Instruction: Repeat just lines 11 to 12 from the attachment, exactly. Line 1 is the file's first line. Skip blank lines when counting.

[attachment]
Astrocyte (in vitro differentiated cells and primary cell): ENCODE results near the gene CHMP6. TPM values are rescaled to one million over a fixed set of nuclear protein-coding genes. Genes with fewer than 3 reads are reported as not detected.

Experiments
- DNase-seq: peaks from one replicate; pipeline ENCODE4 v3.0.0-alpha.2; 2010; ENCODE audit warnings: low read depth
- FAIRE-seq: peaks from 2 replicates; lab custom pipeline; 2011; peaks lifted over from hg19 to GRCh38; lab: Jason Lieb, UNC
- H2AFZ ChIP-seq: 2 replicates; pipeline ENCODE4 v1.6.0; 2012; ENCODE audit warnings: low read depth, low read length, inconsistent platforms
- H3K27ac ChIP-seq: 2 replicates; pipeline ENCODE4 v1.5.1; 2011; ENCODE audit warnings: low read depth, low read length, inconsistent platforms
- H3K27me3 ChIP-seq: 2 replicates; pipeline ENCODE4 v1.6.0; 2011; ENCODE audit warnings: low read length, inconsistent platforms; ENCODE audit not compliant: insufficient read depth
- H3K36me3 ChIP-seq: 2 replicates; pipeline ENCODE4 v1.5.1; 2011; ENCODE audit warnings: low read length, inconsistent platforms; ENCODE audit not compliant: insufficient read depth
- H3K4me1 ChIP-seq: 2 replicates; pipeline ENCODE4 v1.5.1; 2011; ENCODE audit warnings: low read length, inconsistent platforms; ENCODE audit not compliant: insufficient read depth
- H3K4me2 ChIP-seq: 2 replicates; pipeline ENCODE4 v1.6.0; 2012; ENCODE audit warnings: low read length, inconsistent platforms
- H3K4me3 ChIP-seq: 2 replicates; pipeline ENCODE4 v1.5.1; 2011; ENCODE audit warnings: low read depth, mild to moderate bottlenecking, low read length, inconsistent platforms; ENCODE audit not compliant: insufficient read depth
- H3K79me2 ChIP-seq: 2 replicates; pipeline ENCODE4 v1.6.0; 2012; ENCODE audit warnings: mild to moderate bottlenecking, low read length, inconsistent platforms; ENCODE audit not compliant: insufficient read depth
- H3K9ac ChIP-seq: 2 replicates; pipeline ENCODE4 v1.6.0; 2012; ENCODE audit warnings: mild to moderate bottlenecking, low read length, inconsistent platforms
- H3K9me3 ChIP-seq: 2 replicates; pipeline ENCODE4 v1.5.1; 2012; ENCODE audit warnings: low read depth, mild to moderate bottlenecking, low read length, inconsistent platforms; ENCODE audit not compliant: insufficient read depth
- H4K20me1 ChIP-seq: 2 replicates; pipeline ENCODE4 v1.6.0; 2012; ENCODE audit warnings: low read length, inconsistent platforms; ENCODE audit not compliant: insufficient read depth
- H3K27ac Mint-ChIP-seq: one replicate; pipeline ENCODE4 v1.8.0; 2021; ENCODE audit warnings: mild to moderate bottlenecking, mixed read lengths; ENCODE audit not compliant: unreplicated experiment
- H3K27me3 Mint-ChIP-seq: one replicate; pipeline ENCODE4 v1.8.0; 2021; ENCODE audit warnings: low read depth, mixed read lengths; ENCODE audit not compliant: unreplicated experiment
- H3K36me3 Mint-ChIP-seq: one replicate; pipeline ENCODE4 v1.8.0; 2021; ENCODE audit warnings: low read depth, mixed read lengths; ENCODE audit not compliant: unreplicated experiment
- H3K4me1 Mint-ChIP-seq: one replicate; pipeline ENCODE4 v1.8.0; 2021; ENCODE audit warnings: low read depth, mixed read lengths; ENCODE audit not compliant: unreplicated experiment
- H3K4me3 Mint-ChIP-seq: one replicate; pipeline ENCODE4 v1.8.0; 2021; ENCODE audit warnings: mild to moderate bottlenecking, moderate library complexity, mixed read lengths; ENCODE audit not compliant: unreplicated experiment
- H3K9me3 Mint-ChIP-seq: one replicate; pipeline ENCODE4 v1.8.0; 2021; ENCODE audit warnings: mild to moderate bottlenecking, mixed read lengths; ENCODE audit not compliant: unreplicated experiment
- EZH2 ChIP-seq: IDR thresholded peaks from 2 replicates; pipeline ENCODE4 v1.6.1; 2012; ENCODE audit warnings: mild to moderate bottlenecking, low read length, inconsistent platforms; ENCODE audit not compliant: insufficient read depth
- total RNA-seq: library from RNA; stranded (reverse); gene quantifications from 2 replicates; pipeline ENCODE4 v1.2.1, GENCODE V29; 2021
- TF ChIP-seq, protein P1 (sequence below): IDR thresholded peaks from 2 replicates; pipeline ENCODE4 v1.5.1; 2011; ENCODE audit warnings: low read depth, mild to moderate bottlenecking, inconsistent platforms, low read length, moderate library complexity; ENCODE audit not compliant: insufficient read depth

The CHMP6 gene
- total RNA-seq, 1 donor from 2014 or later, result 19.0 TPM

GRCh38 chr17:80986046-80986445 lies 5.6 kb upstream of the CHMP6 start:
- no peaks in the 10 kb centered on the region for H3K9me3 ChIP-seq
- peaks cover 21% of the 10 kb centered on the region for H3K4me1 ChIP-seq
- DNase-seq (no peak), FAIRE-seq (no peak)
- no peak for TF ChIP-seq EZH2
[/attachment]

- H3K4me3 ChIP-seq: 2 replicates; pipeline ENCODE4 v1.5.1; 2011; ENCODE audit warnings: low read depth, mild to moderate bottlenecking, low read length, inconsistent platforms; ENCODE audit not compliant: insufficient read depth
- H3K79me2 ChIP-seq: 2 replicates; pipeline ENCODE4 v1.6.0; 2012; ENCODE audit warnings: mild to moderate bottlenecking, low read length, inconsistent platforms; ENCODE audit not compliant: insufficient read depth